Tune in every night at 6 for a two-minute listening adventure packed with fun facts and stories about great classical music! Have questions, comments or ideas? Email the Explore Music host, Lisa Bergman.
Support for KING FM’s Explore Music is made possible by the generosity of Diana Carey, Suzanne Poppema and John Cramer, Cookie and Ken Neil, Jim Roark, Sheila and Craig Sternberg, and Patricia Tall-Takacs and Gary Takacs, and Jean Viereck.
OCTOBER 10 - Verdi's Birthday
Giuseppe Verdi: Rigoletto: La donna e mobile
One of the most famous arias of all time is also one of the best examples of irony in popular culture. In this aria from the opera “Rigoletto,” the Duke of Mantua complains that the woman he tries to woo is fickle, too often flitting from man to man. Ironic, since the Duke himself is indecisive when it comes to women!
OCTOBER 9 - Saint-Saëns' Birthday
Camille Saint-Saëns: Carnival of the Animals: The Swan
Camille Saint-Saens captured the incredible sight of a gorgeous white swan moving effortlessly across the surface of a mirror-like lake by using the simplest of tools: A violin playing a sustaining melody gliding quietly, beautifully, effortlessly, over the gently paddling notes of the piano.
OCTOBER 8 - A ticking rhythm
Leroy Anderson: The Syncopated Clock
What is an instrument, anyway? In a typical symphonic piece, you’ll probably hear strings, winds and brass. But composer Leroy Anderson loved to use typewriters, sleigh bells and more in the orchestra to subvert audiences’ expectations. Here’s a favorite Anderson composition, featuring a “clock” (it’s really a set of temple blocks) with an unexpected ticking rhythm.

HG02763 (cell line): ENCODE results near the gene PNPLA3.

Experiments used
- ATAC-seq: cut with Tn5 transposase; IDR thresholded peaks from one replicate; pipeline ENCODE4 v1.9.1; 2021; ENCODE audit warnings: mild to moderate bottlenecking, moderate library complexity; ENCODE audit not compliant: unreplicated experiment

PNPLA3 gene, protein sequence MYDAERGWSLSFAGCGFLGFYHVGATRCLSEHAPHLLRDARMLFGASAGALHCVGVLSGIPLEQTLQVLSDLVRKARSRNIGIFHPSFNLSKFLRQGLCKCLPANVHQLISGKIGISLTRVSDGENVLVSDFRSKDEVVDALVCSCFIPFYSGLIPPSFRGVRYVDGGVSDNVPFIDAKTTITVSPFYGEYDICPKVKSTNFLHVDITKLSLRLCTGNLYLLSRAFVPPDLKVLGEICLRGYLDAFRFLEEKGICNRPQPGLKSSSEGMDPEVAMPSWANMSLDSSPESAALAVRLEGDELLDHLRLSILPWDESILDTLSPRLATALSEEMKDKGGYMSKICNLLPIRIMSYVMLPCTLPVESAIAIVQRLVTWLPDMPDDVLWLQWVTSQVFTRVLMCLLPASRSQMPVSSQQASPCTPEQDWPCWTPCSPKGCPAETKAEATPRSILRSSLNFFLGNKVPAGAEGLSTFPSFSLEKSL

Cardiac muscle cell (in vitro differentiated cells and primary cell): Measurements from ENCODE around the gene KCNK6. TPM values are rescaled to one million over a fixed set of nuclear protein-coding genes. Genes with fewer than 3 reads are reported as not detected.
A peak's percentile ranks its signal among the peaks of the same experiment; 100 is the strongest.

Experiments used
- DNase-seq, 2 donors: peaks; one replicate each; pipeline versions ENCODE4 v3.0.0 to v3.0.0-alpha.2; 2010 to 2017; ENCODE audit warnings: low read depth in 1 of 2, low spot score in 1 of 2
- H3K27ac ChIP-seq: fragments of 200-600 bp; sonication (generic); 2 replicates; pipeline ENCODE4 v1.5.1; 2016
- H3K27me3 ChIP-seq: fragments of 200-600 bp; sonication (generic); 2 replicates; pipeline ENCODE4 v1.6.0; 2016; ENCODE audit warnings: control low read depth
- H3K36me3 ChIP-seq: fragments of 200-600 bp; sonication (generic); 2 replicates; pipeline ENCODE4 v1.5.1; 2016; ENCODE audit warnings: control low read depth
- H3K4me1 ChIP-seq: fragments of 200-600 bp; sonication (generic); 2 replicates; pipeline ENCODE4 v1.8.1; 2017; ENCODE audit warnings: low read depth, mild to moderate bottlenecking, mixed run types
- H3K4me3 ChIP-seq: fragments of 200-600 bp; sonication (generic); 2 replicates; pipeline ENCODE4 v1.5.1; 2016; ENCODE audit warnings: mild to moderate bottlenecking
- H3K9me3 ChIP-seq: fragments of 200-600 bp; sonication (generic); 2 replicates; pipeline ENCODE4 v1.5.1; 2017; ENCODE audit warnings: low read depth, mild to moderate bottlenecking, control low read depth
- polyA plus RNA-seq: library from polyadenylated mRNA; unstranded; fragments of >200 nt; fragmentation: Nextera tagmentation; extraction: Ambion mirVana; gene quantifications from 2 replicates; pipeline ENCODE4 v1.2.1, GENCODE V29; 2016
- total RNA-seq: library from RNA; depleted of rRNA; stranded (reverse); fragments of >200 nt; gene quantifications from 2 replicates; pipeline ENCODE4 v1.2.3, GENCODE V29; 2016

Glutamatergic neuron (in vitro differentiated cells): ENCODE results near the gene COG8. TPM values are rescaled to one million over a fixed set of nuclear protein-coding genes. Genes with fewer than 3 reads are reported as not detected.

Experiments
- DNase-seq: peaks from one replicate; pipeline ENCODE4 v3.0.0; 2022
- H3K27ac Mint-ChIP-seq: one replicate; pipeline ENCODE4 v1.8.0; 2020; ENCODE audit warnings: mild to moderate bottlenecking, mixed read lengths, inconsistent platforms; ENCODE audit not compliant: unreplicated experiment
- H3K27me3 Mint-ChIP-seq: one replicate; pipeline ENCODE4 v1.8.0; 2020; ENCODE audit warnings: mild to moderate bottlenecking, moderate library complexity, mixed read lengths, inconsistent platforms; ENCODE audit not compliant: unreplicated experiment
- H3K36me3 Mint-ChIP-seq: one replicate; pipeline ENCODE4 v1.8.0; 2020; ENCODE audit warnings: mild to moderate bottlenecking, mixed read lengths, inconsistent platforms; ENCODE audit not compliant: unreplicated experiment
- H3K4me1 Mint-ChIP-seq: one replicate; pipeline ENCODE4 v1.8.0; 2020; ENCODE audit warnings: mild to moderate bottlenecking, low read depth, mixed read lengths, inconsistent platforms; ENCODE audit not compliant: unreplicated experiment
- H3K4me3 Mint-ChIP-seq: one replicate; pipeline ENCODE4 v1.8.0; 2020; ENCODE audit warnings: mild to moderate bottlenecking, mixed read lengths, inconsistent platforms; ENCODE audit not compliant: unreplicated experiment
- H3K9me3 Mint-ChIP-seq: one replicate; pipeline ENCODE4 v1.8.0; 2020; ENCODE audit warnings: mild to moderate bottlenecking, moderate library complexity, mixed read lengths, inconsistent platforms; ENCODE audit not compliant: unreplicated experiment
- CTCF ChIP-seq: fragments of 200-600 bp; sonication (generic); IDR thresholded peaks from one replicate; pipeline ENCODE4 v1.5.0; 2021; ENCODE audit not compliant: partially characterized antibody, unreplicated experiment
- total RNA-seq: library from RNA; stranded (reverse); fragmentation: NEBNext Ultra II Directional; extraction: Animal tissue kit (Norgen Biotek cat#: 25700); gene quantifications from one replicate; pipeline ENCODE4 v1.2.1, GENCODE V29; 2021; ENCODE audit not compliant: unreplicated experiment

For a definition of syncopation read here.
OCTOBER 7 - The whistling march
Arthur Pryor: The Whistler and His Dog
Arthur Pryor was a world-famous bandleader, trombonist and composer, known in part for his novelty marches. One of the most “novel” of all is this piece, which calls for a whistle and a barking dog in the orchestra!
OCTOBER 6 - The little flute that could
Antonio Vivaldi: Piccolo Concerto in C
What instrument in the orchestra is by far the smallest, yet can easily be heard above the fray of even the largest ensembles? The piccolo, of course! It’s invaluable for its ability to produce extremely high notes. One of the most familiar compositions using the piccolo is the Sousa march “Stars and Stripes Forever,” but before Sousa was even born, the piccolo was immortalized in a series of concertos written by Vivaldi. Give one of them a listen!
For information on the history of the piccolo read here.